Gracious living

I was introduced to the idea of ‘gracious living’ by some friends—time out, good friends, laughter, rejoicing, wine and cheese, sunsets and oceans, enjoying the blessings of God.

For everything God created is good, and nothing is to be rejected if it is received with thanksgiving, (1 Timothy 4:4 NIV)

kat-yukawa-754726-unsplashBut at church this past weekend I was reminded of another kind of gracious living—the grace of giving generously. I had to pause and think. Do I really know what that means? Not just in theory, but in practice? Have I ever truly given generously? Or do I merely give out of my surplus, redistributing what I don’t need anyway?

Take a look at how the Apostle Paul describes the Christians in Macedonia:

And now, brothers and sisters, we want you to know about the grace that God has given the Macedonian churches. In the midst of a very severe trial, their overflowing joy and their extreme poverty welled up in rich generosity. For I testify that they gave as much as they were able, and even beyond their ability. Entirely on their own, they urgently pleaded with us for the privilege of sharing in this service to the Lord’s people. And they exceeded our expectations: They gave themselves first of all to the Lord, and then by the will of God also to us.
(2 Corinthians 8:1-5 NIV)

A close look at these verses challenges me to my core. It turns upside down many of my assumptions and expectations about the grace of God.

  1. God gives his grace to his people so that they are able to give to others who are in need. This is the idea of it being more blessed to give than to receive. God does a supernatural, gracious work in the hearts of the Macedonian Christians and this motivates and enables them to give.
  2. God’s grace works to prevent needy people becoming greedy people. The capacity to give doesn’t flow from having more than we need, and then giving the surplus away to appease our guilt. It comes from the joy of knowing that God provides, so that even in their poverty the Macedonians gave to meet the needs of others.
  3. Gracious giving is costly. It’s sacrificial. It’s giving beyond our assumed capacity to give. It is generous, not because of the amount that is given or the percentage that is given, but because it gives away what we would normally keep for ourselves.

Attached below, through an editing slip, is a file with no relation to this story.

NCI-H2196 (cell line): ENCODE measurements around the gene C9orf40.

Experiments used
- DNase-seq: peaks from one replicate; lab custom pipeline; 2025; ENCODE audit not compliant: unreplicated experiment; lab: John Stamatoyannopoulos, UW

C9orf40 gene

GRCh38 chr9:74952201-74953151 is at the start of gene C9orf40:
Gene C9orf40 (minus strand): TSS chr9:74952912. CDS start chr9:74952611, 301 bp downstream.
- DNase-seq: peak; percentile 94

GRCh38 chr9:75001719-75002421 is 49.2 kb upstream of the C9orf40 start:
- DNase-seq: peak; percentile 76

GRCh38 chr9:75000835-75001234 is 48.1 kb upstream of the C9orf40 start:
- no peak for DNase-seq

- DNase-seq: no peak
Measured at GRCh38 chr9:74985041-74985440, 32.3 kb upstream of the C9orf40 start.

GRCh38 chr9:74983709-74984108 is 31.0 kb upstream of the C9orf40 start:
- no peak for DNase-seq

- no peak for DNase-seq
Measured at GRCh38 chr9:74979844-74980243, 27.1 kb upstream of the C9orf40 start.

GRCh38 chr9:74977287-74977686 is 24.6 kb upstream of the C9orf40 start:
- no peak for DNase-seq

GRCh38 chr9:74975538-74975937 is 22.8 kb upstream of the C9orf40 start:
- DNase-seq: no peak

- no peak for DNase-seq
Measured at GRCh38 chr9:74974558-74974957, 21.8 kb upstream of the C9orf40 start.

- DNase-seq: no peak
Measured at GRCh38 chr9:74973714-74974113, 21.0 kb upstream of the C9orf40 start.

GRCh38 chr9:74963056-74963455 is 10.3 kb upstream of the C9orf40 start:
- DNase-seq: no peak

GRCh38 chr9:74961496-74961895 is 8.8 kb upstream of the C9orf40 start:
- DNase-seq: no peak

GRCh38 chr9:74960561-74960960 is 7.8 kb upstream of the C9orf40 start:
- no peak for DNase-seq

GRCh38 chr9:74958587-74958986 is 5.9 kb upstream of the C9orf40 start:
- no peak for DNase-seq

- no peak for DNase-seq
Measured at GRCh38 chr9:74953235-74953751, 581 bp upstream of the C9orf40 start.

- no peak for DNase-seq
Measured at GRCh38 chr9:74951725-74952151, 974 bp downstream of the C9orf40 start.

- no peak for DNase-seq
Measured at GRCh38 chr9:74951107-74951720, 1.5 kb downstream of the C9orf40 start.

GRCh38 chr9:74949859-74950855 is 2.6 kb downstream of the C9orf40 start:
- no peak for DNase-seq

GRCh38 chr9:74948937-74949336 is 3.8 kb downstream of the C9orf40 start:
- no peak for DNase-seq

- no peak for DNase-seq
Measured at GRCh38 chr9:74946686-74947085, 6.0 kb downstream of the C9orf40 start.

4. Gracious giving is taking the initiative to give to the needs of others without prompting, pleading, special marketing campaigns, or end of financial year fund raisers. It’s common to give when called upon to do so, but unusual to ‘entirely on our own’ plead for the privilege of being generous.
  5. Gracious giving is giving first of all to God and then to others. And it’s way more than money—and nothing less than giving our whole selves.

Have you discovered this grace in your life—the grace that moves you to delight in giving your God-given time, money, and resources to him and to others?

There was an Old Testament pattern of giving called a tithe. I grew up on the idea of a tithe, literally a tenth. So every time I earned money, I would set aside 10% of what I earned and give it to church, or missions, or charity, or child sponsorship, or such like. And I thought I was generous. But it didn’t hurt because I still had 90% left to spend on myself. Now I’m all grown up and I know how much more complicated it is. Giving 10% doesn’t mean that I have 90% for play money. There are never ending bills and expenses. There are the weekly, monthly, quarterly, yearly costs of groceries, fuel, utilities, insurance, education, clothing, housing, you name it. And it’s so easy to we consumed by these things.

It’s a rare thing for me to give beyond my ability. To be honest, I don’t know if I ever have. Have you? I’m missing out really—missing out on the gracious living that only comes from God.

Please God, lead me to give cheerfully, generously, graciously. Lead me to consider what I can give and then give more. And lead others who know your amazing grace to do the same. Amen

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